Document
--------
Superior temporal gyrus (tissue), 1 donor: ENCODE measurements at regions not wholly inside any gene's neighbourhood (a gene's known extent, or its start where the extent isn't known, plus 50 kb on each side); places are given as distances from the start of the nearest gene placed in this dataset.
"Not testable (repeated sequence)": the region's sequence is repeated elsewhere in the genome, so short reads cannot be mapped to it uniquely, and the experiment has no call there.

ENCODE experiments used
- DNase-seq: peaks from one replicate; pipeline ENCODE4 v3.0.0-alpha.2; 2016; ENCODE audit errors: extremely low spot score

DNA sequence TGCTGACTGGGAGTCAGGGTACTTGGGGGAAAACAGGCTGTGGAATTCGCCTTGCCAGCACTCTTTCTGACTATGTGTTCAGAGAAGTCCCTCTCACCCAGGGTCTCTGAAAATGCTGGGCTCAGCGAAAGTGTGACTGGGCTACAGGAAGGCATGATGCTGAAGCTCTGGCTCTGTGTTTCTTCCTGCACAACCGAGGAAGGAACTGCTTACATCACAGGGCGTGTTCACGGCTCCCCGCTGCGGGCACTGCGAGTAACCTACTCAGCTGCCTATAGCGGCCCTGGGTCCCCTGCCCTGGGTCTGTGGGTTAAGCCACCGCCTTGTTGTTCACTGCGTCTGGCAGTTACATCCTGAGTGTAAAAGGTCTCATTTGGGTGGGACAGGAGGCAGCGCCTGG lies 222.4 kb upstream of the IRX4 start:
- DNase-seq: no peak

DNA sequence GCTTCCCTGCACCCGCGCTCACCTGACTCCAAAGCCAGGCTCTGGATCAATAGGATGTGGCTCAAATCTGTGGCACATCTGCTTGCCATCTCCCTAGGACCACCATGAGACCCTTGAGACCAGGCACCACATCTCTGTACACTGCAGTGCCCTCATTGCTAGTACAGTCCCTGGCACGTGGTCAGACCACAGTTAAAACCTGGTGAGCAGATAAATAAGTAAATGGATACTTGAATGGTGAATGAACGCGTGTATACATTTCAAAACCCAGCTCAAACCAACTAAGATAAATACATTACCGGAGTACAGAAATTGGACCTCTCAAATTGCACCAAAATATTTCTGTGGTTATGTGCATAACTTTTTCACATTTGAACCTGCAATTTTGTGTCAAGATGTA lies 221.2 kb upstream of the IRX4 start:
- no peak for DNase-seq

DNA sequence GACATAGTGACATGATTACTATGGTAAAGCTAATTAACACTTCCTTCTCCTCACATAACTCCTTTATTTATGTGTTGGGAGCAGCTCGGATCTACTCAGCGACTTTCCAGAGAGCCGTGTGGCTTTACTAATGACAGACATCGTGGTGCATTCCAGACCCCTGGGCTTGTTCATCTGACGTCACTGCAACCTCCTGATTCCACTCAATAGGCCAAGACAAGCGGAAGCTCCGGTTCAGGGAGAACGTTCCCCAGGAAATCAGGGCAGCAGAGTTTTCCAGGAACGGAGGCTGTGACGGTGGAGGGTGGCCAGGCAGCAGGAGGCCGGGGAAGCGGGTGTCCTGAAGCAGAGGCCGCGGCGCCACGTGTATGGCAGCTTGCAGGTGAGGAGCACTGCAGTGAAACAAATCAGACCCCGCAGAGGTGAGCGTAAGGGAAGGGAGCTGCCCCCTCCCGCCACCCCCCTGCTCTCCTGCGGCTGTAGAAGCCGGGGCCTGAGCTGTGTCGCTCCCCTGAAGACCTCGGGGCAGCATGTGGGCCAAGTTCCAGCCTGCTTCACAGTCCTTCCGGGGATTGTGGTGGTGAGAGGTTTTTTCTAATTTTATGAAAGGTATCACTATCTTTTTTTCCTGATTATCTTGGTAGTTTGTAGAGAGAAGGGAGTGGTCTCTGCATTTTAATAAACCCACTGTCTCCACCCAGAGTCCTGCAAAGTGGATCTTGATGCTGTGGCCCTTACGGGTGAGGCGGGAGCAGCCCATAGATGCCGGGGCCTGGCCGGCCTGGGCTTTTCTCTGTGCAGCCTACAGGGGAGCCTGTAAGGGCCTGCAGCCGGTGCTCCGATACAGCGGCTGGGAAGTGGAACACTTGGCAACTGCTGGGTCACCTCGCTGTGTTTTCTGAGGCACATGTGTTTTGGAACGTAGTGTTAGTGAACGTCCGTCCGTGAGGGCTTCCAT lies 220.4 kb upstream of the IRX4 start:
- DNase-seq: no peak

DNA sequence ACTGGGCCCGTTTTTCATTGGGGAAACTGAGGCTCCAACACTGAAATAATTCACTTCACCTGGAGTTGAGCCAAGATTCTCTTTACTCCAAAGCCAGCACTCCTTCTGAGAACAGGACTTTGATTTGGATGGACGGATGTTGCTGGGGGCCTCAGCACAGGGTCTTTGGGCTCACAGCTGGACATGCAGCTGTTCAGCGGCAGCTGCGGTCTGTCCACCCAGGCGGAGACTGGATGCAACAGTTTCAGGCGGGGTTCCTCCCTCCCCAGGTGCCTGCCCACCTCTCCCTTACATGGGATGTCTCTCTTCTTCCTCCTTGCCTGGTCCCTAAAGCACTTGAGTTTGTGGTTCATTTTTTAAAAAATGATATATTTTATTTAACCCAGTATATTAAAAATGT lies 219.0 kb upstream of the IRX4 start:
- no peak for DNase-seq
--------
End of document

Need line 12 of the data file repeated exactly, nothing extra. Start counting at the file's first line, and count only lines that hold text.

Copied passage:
- no peak for DNase-seq